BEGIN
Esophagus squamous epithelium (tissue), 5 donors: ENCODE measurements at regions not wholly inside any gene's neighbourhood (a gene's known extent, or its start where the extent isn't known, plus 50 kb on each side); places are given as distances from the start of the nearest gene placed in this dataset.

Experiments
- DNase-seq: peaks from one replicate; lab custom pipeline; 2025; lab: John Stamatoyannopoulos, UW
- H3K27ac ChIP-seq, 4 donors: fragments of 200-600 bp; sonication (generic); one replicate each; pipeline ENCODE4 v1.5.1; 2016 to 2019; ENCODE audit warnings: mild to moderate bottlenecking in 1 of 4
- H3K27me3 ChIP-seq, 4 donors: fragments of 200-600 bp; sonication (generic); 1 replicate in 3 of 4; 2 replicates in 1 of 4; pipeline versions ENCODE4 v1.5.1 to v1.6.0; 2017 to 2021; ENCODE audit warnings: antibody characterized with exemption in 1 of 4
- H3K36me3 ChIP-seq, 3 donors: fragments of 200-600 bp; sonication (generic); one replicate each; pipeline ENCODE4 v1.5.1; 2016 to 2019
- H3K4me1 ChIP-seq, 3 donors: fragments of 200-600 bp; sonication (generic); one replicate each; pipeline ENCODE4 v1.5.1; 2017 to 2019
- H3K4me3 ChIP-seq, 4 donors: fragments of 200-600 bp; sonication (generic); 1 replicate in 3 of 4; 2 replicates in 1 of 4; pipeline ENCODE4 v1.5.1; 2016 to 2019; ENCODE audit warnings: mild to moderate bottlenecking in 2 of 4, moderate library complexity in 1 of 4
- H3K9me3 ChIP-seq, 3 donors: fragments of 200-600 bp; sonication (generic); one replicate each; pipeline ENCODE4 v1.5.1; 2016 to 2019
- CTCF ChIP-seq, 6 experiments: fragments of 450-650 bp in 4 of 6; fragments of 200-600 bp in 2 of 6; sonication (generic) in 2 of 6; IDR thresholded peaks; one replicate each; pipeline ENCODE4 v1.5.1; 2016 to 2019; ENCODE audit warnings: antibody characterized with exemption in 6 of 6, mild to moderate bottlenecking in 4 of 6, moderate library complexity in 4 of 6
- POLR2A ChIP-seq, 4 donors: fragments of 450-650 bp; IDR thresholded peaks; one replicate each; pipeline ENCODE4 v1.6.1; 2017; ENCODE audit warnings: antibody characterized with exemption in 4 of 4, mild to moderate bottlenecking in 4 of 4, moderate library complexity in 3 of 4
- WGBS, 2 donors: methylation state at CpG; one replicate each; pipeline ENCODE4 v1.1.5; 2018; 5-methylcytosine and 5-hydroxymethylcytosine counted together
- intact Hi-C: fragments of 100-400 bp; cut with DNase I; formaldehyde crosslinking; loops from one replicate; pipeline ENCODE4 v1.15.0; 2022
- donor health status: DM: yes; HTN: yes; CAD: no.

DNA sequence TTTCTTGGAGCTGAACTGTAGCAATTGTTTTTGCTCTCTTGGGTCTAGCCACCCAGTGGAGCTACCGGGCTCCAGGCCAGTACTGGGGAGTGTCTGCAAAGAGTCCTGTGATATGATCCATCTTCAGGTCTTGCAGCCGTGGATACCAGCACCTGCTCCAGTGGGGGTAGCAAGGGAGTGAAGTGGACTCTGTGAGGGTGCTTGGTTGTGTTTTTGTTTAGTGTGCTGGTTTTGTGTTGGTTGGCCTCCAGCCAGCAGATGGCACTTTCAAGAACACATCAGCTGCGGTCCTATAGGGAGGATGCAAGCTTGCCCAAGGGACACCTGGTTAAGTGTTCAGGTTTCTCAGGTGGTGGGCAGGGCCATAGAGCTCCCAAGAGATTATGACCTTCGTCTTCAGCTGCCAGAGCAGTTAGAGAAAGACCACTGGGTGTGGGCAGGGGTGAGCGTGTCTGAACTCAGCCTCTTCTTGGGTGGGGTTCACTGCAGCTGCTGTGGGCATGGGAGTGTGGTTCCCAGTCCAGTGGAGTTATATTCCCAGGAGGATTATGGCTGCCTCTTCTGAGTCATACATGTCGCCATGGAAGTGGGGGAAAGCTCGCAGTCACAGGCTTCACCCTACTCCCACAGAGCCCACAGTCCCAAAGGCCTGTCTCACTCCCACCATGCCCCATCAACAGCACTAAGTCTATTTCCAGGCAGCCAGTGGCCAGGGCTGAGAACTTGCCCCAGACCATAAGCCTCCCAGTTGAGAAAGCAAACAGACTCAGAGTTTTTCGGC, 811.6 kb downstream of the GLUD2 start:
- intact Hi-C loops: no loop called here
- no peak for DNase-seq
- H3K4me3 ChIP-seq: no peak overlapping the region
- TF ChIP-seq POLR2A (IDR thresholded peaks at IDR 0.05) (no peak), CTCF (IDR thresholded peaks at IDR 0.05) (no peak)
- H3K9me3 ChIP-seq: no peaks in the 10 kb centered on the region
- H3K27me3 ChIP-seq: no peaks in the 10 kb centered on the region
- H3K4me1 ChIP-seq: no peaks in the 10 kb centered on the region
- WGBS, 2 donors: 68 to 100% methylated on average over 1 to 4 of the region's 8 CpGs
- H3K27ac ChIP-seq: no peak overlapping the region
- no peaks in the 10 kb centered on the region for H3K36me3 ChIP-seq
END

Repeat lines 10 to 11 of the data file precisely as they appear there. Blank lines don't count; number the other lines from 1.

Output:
- CTCF ChIP-seq, 6 experiments: fragments of 450-650 bp in 4 of 6; fragments of 200-600 bp in 2 of 6; sonication (generic) in 2 of 6; IDR thresholded peaks; one replicate each; pipeline ENCODE4 v1.5.1; 2016 to 2019; ENCODE audit warnings: antibody characterized with exemption in 6 of 6, mild to moderate bottlenecking in 4 of 6, moderate library complexity in 4 of 6
- POLR2A ChIP-seq, 4 donors: fragments of 450-650 bp; IDR thresholded peaks; one replicate each; pipeline ENCODE4 v1.6.1; 2017; ENCODE audit warnings: antibody characterized with exemption in 4 of 4, mild to moderate bottlenecking in 4 of 4, moderate library complexity in 3 of 4